For example; dealing with Government departments, as we all know, is a difficult and delicate process. One must always be aware that there is a massive gap between the brain, which like Godzilla is a long way off and difficult to reach, and the bit you want to stop doing what it is doing, e.g. radioactive halitosis, trampling, claws, tail and property damage. Unfortunately, successfully dealing with one Government department often leads you into conflict with another. Also like Godzilla, discovering it has another vestigial brain in its bloody tail which you must now successfully deal with. Which is frustrating. All the boxes must be ticked in precisely the right order to placate the beast and send it happily wandering back into the primordial ooze from whence it came.

So yes; I think Frank’s entertaining little metaphor works. Invulnerable monster, heavy handed, do not summon lightly. Yet there are a lot of people who will cheerfully call on the beast without a thought for the consequences. Which is where a whole new set of problems arrive.

*Yes, yes, I know, but the alliteration was just so darned tempting.

Is organic orgasmic?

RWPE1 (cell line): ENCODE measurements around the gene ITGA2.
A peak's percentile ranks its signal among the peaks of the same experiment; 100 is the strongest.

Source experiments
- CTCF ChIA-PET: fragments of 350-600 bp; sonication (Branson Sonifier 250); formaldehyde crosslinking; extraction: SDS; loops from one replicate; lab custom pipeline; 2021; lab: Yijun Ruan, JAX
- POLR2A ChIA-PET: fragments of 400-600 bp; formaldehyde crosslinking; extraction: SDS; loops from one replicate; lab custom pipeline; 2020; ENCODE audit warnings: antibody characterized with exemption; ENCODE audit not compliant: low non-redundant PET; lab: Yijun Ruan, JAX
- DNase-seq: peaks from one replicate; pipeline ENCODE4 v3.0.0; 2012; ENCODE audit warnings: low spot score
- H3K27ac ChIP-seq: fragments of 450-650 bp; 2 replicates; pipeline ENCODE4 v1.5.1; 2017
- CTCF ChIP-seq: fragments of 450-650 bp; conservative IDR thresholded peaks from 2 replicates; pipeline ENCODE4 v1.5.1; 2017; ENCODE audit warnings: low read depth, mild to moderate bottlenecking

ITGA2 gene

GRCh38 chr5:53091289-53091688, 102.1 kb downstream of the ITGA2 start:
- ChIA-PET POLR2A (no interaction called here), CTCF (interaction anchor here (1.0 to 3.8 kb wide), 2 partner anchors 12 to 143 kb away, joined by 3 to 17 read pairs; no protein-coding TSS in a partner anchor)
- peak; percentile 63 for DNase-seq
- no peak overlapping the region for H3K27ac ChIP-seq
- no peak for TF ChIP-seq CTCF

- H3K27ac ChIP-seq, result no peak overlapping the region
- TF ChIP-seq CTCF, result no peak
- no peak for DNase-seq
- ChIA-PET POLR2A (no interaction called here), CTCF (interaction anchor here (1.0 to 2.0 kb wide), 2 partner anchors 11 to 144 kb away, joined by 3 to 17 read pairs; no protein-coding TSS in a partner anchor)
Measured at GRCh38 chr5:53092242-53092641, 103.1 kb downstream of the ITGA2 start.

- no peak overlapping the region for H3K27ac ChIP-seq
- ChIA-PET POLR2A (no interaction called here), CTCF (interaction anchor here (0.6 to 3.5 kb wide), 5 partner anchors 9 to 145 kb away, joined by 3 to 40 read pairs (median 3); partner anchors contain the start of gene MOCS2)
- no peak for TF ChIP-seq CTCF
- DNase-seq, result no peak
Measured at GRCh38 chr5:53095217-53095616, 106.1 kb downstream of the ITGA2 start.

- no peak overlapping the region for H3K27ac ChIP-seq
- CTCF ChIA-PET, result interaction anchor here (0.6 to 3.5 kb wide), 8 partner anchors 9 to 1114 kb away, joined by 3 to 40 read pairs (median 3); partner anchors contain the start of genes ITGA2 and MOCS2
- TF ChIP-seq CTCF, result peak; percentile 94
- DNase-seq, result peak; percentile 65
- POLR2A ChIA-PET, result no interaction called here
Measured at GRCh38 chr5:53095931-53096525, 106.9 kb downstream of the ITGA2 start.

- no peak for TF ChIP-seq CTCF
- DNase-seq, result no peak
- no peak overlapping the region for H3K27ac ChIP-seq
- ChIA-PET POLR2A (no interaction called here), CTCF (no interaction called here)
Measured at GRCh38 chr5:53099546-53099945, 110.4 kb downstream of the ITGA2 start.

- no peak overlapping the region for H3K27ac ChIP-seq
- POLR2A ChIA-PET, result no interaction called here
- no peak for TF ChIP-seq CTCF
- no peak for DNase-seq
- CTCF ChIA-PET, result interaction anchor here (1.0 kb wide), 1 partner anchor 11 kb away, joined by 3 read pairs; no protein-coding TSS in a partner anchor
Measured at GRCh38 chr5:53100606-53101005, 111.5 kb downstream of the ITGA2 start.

Okay, a quick declaration of interest here; I don’t have an axe to grind one way or the other. I grew up on home grown food. Vegetables from our garden (in season), home reared chickens traded for favours or work done and I must say thrived on it. Some of it was flavourful, rich and much nicer than mass market store bought, but the quality was uneven, and you occasionally had to mind not sinking your teeth into a juicy apple or pear and having to spit out half a mouthful of Codling Moth larvae. Or tuck into a nice fresh green salad to experience the minor horror of half a caterpillar gently writhing on your fork tines. Maybe having to cook the chicken until it was slightly dryer (Or adding butter under the skin to keep the flesh moist) than fashionable to ensure the many bacteria that flourish in domestic fowl do not end up giving you a bad case off the trotsky’s. So yes, I grew up on organic food and know the meaning of the old country saying. “Eat a peck of dirt before you die“? A ‘peck’ being a dry measure of two imperial gallons, or just over 8 litres. That’s a lot of shit to hide in a sandwich.